Initially in this case you need to advise the media that the school Marketing Manager or school Principal will speak with them shortly.

You have every right to consider your options before speaking.

It is often best to contact the system's Communications and Marketing Manager, if such a role or similar one exists. This manager is usually familiar with best practice for such events. The manager will either become directly involved and speak on behalf of the parish or offer suggestions on the best approach. The Manager may also contact others within or outside the diocese who may be able to offer advice e.g. lawyers, building or insurance advisors / consultants, counsellors, etc.

Offering a "No comment" is often fraught with potential misinterpretation or even worse. The outlet could, in this situation, just take the story according to the information they have, which may not be the truth or whole truth.

Comment truthfully.

You do not need to give all the details but offer what is needed for the media enquiry allowing for legal, privacy and ethical considerations.

Initially this may be just a simple, "Thank you for the enquiry. We will get back to you shortly."

When you are ready contact the media and arrange the interview - be careful not to leave too much time between the media's request and your response.

Being very well prepared before being interviewed by the media is a very necessary requirement for success. If you have not got all the details needed, request a short period of time to gather the necessary information - but do not leave the media waiting too long - otherwise they may go with the information they have, no matter its accuracy or fullness.

TThe 'How to Deal with a Media Interview Request with Little or No Warning' blog post was written by Bryan Foster, author of School Marketing Manual for the Digital Age (3rd ed), (2011) - the paperback and ebook manual for school communications and marketing personnel - 340 pages of easy to read and implement summarized points - allowing for a considerably large number of quality strategies and examples to be detailed - with copyright remaining GDPL. Book available from Amazon.com and Createspace.com

School Marketing Plans Include Blogs

Thursday, December 22, 2011
All School Marketing Plans should now include the very popular blogs.

Blogs
- Blogs are becoming a very popular form of interactive, digital communication by internet users and are now necessary for schools and their school marketing plans. Content may be brief or extensive.

Effective Blog Use Explained


Blogs are used to allow interaction between the website’s administrator/s and the website’s visitors.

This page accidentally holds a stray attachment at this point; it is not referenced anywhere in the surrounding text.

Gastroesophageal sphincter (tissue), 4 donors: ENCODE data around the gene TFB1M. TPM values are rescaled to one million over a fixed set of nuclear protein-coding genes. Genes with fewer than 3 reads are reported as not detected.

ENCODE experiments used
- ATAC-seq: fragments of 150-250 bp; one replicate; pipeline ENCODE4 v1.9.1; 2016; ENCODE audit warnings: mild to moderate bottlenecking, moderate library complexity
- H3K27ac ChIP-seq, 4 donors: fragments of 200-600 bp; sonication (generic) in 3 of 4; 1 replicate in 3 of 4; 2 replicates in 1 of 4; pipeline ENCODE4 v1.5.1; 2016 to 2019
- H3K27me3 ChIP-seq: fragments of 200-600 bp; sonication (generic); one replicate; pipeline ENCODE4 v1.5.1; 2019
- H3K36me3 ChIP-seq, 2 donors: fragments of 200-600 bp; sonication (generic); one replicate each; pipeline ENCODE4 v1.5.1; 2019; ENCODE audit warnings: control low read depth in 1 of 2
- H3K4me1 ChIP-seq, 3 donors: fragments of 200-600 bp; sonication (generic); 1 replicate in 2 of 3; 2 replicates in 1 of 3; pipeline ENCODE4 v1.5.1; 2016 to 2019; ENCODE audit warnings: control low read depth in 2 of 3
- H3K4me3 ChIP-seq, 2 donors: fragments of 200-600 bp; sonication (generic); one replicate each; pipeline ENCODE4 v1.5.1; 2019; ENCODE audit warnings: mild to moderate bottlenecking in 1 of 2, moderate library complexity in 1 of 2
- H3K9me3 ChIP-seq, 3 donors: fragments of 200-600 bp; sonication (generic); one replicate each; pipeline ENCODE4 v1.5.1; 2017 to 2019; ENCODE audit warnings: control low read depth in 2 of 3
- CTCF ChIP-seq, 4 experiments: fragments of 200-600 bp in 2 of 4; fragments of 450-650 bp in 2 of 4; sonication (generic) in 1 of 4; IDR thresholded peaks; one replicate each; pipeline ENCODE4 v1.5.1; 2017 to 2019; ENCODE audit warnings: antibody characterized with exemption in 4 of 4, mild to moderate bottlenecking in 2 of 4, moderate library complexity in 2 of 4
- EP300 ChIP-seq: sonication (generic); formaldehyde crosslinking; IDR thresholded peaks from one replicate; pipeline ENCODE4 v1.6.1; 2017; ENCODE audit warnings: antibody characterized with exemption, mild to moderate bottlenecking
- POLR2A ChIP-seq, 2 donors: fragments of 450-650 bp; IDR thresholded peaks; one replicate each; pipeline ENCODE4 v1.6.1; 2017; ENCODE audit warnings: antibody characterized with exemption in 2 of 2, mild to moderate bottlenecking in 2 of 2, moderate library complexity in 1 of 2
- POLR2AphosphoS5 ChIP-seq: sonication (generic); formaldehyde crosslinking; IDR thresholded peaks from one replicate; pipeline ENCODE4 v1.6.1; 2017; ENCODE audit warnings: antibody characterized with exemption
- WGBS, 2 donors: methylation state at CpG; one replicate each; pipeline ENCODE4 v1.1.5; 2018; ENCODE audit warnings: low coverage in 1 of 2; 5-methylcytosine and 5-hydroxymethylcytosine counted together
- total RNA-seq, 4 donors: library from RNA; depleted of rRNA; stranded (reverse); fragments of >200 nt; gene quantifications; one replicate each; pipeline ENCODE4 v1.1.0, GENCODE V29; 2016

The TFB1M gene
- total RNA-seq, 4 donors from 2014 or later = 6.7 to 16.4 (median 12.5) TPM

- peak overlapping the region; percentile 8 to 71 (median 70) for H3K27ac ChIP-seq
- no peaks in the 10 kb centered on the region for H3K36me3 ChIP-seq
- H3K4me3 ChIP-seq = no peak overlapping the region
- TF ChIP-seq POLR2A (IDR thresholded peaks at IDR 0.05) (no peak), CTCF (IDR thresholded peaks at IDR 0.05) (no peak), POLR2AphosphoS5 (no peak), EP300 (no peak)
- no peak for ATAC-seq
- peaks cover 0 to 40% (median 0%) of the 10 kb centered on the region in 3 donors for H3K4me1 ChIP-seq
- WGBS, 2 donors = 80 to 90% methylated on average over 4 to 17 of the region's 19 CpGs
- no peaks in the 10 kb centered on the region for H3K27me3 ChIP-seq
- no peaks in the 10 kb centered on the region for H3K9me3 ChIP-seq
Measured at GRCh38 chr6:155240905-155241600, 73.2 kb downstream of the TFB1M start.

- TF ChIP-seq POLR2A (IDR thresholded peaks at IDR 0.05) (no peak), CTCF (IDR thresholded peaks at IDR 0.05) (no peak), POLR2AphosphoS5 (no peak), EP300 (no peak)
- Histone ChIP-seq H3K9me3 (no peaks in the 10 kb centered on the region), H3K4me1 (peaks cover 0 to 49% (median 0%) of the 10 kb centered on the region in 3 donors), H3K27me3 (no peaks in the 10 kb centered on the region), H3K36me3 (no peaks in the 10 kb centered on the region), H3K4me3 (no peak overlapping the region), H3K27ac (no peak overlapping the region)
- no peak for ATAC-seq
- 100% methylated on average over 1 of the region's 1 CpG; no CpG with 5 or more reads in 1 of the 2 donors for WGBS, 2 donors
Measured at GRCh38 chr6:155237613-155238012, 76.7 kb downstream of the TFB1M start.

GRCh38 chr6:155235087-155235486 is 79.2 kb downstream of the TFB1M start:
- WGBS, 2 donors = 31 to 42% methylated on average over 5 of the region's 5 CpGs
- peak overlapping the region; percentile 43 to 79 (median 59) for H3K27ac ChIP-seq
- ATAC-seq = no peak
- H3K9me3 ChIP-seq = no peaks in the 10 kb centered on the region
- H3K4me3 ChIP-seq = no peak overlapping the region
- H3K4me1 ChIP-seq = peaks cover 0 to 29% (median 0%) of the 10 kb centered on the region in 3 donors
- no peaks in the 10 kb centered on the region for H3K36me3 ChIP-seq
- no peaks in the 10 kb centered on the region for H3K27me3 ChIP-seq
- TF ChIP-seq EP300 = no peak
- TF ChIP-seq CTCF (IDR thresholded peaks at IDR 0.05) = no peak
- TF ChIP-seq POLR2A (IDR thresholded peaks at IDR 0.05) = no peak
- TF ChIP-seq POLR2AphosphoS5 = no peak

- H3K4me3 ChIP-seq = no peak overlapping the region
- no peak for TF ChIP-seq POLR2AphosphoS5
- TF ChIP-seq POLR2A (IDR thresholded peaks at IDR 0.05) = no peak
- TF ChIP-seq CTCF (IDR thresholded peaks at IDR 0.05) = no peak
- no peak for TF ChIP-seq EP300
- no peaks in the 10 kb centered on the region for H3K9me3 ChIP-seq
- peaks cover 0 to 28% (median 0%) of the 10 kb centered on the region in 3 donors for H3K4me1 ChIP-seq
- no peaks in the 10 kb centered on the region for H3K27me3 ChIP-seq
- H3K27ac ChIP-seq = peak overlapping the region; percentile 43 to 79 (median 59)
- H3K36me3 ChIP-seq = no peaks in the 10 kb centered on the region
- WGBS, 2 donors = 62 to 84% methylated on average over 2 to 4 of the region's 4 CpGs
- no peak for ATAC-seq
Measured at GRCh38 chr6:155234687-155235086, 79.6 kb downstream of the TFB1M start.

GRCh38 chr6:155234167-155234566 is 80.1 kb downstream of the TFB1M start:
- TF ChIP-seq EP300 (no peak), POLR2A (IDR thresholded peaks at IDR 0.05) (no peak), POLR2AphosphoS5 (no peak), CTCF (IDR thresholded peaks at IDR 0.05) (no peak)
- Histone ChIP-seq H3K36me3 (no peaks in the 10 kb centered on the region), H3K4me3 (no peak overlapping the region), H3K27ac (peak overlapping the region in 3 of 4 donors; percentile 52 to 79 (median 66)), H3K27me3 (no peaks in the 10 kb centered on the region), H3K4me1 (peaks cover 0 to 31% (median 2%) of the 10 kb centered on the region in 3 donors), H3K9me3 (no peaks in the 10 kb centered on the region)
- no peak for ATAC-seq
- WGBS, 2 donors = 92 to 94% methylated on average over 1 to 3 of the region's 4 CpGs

Schools could benefit considerably through the effective use of Blogs. These are ideal avenues to promote your school and the various messages you wish to place in the public or private domain.

These days so many people wish to be valued through their involvement and feedback - blogs are one highly regarded avenue for them to achieve this.

Blog Posts Explained

The website’s / blog’s administrators write a Blog Post (comment, information, news, challenge, etc.) and publish this to their website’s blog page. Blog Posts may also include photos, videos, audios and other graphic presentations.

The visitor to your website’s blog page would then have the option to comment on your blog post’s content.

Blog Posts may be of any length and literary style depending on the target audience. However, in most cases, brevity is the norm in these days of mass communication overload. Think newspaper article lengths for most blog posts. As a general guide I work on 200-300 words per blog post. 300 words is often quoted for a good SEO.

You need to make sure that the administrator has the option to accept or reject all comments posted in response to the blog post. If the blog post is available to the public, you need to be prepared to receive all sorts of comments, including spam (mainly advertising links). Unsuitable comments would then be deleted.

Two Major Blog Uses for Schools

School Marketers could use blogs in two primary ways:

•   School Website Blog
•   External Blog sites, which you would point (link) back to your school website.

The 'School Marketing Plans Include Blogs' blog post was written by Bryan Foster, author of School Marketing Manual for the Digital Age (3rd ed), (2011) - the paperback and ebook manual for school communications and marketing personnel - 340 pages of easy to read and implement summarized points - allowing for a considerably large number of quality strategies and examples to be detailed - with copyright remaining GDPL. Book available from Amazon.com and Createspace.com


Recent Posts


Archive


    Tags